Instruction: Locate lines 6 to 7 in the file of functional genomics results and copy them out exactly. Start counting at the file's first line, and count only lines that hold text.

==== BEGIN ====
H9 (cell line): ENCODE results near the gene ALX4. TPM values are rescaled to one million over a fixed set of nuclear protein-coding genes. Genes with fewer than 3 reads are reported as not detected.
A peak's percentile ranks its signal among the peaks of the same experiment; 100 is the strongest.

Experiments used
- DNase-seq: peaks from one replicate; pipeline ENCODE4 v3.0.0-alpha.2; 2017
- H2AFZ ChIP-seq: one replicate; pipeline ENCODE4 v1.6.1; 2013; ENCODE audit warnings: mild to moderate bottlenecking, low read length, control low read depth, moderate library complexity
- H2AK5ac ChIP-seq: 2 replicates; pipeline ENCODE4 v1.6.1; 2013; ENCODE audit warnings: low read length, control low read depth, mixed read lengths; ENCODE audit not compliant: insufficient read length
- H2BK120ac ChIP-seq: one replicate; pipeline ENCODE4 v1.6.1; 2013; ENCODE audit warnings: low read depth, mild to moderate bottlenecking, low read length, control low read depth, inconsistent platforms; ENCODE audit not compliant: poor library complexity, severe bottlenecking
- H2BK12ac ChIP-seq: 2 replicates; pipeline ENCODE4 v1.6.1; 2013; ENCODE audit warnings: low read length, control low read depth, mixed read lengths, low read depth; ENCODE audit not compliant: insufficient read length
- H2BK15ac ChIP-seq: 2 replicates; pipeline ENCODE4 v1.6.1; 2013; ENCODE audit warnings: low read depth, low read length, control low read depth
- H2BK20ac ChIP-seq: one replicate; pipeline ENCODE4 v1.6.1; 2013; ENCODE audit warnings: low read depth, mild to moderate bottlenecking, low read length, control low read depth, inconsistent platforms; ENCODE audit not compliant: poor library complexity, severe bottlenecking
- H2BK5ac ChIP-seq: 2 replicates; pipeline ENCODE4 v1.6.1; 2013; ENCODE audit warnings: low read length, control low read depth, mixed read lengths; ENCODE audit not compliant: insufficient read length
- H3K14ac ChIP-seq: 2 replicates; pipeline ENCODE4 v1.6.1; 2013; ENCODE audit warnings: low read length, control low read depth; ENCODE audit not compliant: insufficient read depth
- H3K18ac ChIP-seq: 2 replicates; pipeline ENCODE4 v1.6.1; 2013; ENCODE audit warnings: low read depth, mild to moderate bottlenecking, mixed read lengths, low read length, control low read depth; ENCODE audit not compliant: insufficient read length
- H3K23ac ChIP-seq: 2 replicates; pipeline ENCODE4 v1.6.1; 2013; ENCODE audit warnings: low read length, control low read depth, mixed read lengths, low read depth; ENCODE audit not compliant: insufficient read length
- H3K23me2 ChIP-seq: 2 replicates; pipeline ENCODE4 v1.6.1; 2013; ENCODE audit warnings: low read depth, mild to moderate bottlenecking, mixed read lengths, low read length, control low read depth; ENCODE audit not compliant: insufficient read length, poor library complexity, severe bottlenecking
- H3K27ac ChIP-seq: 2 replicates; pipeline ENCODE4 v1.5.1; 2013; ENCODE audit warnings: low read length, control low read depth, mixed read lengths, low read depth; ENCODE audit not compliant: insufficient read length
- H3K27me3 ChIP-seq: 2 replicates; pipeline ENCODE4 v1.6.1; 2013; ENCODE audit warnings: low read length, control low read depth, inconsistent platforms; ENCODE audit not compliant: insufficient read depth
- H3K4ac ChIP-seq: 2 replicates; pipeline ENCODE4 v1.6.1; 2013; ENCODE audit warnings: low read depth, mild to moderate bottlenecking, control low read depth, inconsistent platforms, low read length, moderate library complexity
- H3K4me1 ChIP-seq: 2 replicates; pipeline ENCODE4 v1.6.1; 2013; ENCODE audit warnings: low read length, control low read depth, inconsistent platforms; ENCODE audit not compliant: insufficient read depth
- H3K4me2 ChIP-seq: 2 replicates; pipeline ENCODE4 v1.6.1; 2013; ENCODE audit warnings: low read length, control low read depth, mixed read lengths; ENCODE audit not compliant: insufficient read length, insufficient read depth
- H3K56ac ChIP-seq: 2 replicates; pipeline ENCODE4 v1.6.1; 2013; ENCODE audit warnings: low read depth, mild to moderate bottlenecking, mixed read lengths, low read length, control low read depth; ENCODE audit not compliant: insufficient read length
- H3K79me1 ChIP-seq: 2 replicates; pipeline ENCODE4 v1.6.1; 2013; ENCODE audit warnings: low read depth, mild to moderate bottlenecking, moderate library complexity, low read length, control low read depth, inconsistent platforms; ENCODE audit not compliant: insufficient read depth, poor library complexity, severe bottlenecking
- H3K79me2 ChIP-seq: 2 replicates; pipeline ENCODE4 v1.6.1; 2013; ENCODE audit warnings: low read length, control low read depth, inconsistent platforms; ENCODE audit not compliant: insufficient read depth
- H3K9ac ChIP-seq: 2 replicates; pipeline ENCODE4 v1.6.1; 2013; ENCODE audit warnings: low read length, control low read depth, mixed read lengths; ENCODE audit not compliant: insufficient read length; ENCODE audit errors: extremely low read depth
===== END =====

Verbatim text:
- H2AK5ac ChIP-seq: 2 replicates; pipeline ENCODE4 v1.6.1; 2013; ENCODE audit warnings: low read length, control low read depth, mixed read lengths; ENCODE audit not compliant: insufficient read length
- H2BK120ac ChIP-seq: one replicate; pipeline ENCODE4 v1.6.1; 2013; ENCODE audit warnings: low read depth, mild to moderate bottlenecking, low read length, control low read depth, inconsistent platforms; ENCODE audit not compliant: poor library complexity, severe bottlenecking